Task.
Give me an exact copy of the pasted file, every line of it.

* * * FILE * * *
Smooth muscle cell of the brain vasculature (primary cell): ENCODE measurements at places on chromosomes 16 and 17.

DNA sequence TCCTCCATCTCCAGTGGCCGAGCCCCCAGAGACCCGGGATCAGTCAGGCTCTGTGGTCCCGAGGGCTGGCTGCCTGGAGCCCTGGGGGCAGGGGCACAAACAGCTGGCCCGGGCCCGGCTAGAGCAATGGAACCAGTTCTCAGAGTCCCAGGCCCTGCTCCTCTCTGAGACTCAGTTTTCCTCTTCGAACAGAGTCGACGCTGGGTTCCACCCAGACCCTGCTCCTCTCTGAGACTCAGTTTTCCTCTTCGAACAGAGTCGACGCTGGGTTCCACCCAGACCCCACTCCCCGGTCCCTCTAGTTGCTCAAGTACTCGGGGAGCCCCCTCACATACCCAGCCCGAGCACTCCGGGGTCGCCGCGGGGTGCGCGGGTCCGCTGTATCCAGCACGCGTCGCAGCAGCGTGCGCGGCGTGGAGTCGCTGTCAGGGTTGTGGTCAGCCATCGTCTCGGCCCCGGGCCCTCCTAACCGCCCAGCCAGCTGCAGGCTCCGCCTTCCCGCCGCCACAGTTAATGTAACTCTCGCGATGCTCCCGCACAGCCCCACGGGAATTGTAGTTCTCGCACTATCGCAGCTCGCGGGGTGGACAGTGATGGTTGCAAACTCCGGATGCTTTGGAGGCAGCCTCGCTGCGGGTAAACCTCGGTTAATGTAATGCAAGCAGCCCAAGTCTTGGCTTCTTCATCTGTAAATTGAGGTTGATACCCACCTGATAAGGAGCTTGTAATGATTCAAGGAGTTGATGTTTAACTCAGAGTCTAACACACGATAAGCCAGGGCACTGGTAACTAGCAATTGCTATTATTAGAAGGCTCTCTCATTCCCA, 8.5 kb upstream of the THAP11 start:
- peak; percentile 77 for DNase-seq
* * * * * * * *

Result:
Smooth muscle cell of the brain vasculature (primary cell): ENCODE measurements at places on chromosomes 16 and 17.

DNA sequence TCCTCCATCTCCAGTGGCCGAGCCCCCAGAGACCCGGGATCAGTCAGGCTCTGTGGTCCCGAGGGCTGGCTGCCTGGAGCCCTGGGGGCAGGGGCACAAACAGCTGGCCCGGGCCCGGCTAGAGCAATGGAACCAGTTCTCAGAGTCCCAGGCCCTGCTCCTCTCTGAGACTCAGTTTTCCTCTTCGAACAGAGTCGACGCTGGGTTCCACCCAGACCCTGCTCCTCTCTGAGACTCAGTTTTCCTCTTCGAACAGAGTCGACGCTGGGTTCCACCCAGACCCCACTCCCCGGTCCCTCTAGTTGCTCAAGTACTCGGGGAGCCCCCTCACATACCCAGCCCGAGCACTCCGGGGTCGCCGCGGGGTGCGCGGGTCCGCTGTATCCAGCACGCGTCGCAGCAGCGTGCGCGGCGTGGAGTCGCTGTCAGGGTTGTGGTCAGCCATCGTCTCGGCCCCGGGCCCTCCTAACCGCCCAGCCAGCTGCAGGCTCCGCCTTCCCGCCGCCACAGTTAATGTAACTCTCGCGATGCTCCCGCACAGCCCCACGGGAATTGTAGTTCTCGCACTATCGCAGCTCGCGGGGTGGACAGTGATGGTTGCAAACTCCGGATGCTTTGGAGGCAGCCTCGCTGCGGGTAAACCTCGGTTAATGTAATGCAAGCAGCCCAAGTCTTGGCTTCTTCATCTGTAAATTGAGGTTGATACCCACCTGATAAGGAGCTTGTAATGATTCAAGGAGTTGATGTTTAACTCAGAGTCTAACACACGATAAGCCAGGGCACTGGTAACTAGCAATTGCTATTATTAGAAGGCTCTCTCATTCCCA, 8.5 kb upstream of the THAP11 start:
- peak; percentile 77 for DNase-seq